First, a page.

Introduction to MQTT
MQTT is a standard for moving data between an IoT device and a server. Originally developed in 1999 by Andy Standford-Clark and Arlen Nipper to monitor oil and gas pipelines over remote satellite connections, MQTT has become the de-facto IoT standard for connecting all sorts of IoT devices. Today, all major IoT platforms, IoT cloud services providers, and many IoT edge gateways and devices support connectivity with MQTT.
What is MQTT
MQTT is a publish/subscribe protocol that is lightweight and requires a minimal footprint and bandwidth to connect an IoT device. Unlike HTTP’s request/response paradigm, MQTT is event driven and enables messages to be pushed to clients. This type of architecture decouples the clients from each other to enable a highly scalable solution without dependencies between data producers and data consumers.
When using HTTP/HTTPS you need to pull data at interval and check whenever there is new data waiting for you, the requests often contain headers and more info which make the task quite heavy for small IoT nodes that need a lightweight and fast solution.
By Using MQTT, an IoT device can subscribe to a channel or publish to it (or both) when publishing a message, all the subscribed devices will get it almost instantly.
- Lightweight and efficient to minimize resources required for the client and network bandwidth.
- Enables bidirectional communication between devices and servers. Also, enabling broadcasting messages to groups of things.
- Scales to millions of things (devices).
- MQTT specifies Quality of Service (QoS) levels to support message reliability.
- MQTT supports persistent sessions between device and server that reduces reconnection time required over unreliable networks.
- MQTT messages can be encrypted with TLS and support client authentication protocols.
When we talk about MQTT we need to clarify some vocabulary to make sure we all on the same page:
- MQTT - The protocol name we use to communicate between IoT devices.
- Message - When a device / server want to send packet of data, we call it a message.
- Topic - a URL where we subscribe / publish data to such as: sensors/light/
- Publish - When a device want to send a message, the action of sending a message called "Publish".
- Subscribe - When a device want to listen to new incoming messages, the action is called "Subscribe".
- Broker - The MQTT Server that handle the publish/subscribe transactions
- Client - The end device (any IoT device that we use to send or receive messages)
- QoS - Quality of service, a method to give a priority to messages (which one is more important to be received or sent first)
MQTT useful applications
There are a lot of very useful and interesting applications that MQTT can be used for, particularly in the world of IoT. For example:
- Sending lightweight sensor data such as: temperature, humidity, light state etc ...
- Receiving sensors data and processing it
- Sending message to multiple (millions) of devices at the same time
- Receiving message in real time from a central server
If this applications don't tell you much, don't worry about it. Later on in our tutorials we will focus on our Eduponics Mini kit and will learn how to send the sensors data from the ESP32 Eduponics mini board to our mobile app through a dedicated STEMinds broker we've prepared in advance.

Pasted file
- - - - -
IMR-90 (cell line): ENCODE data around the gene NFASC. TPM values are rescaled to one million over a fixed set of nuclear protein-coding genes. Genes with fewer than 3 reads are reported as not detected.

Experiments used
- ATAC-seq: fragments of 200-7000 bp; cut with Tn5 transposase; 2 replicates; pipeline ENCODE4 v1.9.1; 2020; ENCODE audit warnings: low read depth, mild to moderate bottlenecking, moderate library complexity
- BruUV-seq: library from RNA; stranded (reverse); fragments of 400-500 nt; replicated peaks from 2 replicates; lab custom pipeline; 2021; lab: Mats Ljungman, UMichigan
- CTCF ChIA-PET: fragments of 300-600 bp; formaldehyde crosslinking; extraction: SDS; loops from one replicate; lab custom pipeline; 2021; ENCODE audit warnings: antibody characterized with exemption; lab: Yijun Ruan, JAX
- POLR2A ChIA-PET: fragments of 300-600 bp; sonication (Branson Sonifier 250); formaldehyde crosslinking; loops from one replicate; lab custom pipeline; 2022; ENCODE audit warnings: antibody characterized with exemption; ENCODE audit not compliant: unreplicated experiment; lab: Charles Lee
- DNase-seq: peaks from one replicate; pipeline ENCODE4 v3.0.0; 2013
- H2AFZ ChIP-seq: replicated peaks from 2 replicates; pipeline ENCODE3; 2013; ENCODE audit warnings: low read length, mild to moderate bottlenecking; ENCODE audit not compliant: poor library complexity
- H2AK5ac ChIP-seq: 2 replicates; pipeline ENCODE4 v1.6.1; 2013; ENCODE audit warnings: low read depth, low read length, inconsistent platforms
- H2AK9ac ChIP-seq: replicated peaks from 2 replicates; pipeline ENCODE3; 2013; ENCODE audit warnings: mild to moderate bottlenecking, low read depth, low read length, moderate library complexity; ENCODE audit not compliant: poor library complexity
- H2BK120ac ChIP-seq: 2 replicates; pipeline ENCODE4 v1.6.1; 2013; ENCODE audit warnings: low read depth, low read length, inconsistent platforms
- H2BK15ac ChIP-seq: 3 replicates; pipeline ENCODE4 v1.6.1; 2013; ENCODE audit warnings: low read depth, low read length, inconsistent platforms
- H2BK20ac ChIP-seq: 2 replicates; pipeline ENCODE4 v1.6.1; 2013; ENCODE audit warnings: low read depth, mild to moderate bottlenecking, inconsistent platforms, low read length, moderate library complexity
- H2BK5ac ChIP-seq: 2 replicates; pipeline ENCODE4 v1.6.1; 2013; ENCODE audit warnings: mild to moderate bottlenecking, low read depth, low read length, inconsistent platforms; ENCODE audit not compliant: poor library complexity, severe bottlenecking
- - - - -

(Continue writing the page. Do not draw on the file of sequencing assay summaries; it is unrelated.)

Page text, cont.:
While MQTT is the name of the protocol itself there are huge variety of softwares we can use to implement the MQTT protocol into our code, the most popular one called "Mosquitto", many services and broker providers use this software and in result it has the highest community support.
Eclipse Mosquitto is the freely available broker software we use to connect the Eduponics mini to the cloud and communicate with it through our dedicated Eduponics mobile app.
The MQTT protocol is deadly simple to use, as we've mentioned there are 2 main things we need to remember: Subscribe & Publish.
When we want to send data (it can be any data, such as: temperature and humidity, light, state etc ...) we use publish. The data we publish called "Message" and we publish it into a url like channel for example
Imagine we want to turn on the living light, we can publish message to sensors/living_room/ topic with the message '1':
Any other device that is subscribed to /sensors/living_room/light will receive the state 1 or 0 and will be able to process commands from there.
There are couple of things to mind when designing topics, Here is a good article from HiveMQ on best practices when designing MQTT topics:
The other thing to mind is the Subscribe functionality, when we want to receive message that been broadcast by other devices or the server itself through the MQTT network we need to subscribe to a topic. This is fairly easy as we don't need to send any data just receive it.
For example, we can subscribe to the following topic:
Any device can post a message to that topic and we'll receive it almost instantly, then we can decide what to do with the information given. should we report to the database? should we give feedback? should we just ignore it? it all depends on the application we are trying to archive.
Coming up next
In the next couple of lessons we'll build our first MQTT basic client and finally we'll connect our Eduponics Mini to the Eduponics Mobile APP for full functionality!